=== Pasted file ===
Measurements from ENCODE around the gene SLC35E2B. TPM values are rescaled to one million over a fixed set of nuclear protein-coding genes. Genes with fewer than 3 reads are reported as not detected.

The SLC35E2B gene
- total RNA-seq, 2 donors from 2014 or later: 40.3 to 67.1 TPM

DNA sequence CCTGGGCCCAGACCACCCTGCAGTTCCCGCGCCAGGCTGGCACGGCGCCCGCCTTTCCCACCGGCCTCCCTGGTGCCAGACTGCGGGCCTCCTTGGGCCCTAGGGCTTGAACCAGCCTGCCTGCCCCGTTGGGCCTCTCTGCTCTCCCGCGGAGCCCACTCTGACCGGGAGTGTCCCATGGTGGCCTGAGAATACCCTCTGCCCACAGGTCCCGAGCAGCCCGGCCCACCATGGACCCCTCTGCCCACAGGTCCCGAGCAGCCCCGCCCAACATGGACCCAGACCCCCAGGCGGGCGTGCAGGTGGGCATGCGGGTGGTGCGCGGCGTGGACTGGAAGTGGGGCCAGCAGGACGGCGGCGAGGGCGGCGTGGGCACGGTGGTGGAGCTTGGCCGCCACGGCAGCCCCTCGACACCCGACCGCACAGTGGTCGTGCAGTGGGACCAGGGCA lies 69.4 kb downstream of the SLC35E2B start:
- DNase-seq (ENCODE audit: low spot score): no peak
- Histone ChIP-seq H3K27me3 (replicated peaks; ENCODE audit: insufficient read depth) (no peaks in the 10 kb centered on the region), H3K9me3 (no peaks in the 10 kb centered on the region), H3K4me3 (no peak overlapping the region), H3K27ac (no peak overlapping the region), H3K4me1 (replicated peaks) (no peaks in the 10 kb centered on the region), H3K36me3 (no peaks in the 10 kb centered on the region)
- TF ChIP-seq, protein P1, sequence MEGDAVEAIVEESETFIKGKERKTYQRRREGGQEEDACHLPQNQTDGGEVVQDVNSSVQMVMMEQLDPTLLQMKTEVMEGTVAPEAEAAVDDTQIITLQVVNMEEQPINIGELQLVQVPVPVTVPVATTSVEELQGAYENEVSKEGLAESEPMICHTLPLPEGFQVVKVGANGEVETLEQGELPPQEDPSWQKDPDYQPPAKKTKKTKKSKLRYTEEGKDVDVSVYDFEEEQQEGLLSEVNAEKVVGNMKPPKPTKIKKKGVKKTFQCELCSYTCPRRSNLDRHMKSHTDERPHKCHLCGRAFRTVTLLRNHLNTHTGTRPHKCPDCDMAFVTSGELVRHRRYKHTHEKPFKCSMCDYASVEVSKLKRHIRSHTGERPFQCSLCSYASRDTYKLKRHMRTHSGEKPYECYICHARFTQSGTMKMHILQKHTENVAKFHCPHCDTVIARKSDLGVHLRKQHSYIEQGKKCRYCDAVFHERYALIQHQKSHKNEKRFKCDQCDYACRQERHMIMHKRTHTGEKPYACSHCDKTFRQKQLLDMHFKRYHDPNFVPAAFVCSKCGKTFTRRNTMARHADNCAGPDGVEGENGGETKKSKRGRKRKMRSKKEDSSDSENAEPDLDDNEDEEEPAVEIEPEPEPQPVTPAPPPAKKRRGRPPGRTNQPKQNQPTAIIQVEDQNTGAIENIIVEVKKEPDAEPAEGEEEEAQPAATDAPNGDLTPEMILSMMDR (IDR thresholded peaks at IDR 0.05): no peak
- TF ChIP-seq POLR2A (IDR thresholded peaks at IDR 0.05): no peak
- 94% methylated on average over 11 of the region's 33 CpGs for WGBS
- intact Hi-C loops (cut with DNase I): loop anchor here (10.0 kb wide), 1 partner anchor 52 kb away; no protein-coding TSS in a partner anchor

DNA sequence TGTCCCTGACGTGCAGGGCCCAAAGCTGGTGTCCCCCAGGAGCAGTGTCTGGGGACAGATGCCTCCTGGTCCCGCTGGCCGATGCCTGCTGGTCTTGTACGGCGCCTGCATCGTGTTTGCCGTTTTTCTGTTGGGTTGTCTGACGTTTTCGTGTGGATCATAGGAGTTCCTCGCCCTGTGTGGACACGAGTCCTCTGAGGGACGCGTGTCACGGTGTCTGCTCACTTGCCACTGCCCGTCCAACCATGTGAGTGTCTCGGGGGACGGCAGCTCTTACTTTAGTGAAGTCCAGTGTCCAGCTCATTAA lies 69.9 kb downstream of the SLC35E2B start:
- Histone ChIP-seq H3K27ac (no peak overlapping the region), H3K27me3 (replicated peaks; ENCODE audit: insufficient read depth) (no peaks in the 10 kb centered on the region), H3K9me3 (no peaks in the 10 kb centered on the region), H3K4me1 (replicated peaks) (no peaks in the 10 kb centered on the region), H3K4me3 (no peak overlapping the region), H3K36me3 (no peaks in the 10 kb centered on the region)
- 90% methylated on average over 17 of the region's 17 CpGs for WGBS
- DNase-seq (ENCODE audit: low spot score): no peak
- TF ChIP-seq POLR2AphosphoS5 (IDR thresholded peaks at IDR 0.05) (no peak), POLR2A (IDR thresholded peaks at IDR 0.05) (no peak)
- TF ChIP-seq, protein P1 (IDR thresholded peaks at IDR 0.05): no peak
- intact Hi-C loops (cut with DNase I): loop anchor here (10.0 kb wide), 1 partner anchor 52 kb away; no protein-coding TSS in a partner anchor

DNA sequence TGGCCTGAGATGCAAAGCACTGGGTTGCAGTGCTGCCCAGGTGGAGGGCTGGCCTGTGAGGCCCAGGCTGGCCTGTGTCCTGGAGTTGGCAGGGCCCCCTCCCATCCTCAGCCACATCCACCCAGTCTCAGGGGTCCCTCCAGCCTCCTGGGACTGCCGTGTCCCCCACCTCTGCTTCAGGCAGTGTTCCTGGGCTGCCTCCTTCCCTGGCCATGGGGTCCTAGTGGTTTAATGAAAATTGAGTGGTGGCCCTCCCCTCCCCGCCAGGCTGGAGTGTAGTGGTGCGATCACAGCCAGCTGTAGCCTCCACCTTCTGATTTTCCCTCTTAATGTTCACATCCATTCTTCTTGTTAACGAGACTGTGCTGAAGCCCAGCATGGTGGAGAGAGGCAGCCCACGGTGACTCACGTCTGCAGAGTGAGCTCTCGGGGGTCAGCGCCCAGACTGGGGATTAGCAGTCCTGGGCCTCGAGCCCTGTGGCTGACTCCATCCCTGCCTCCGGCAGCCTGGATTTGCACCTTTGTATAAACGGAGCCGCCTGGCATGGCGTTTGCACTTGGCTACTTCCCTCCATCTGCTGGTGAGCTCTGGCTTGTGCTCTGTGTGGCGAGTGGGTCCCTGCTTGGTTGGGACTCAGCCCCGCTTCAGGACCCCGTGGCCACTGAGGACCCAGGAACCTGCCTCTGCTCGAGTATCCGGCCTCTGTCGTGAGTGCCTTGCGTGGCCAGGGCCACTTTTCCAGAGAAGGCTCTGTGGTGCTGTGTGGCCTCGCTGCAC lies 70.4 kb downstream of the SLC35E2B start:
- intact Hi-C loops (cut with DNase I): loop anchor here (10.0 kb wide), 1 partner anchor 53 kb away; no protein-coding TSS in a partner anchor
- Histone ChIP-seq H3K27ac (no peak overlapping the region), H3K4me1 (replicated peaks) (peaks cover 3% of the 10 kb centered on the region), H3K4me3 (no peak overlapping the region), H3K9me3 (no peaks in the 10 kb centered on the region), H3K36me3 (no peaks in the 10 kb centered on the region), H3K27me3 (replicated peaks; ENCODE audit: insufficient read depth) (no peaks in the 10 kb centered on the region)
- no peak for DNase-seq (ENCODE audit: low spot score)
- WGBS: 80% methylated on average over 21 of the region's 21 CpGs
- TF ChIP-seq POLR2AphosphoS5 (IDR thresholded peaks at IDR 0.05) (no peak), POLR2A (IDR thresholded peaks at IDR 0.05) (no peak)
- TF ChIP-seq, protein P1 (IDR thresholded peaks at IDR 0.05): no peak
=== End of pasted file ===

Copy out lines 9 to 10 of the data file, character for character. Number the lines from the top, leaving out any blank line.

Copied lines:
- 94% methylated on average over 11 of the region's 33 CpGs for WGBS
- intact Hi-C loops (cut with DNase I): loop anchor here (10.0 kb wide), 1 partner anchor 52 kb away; no protein-coding TSS in a partner anchor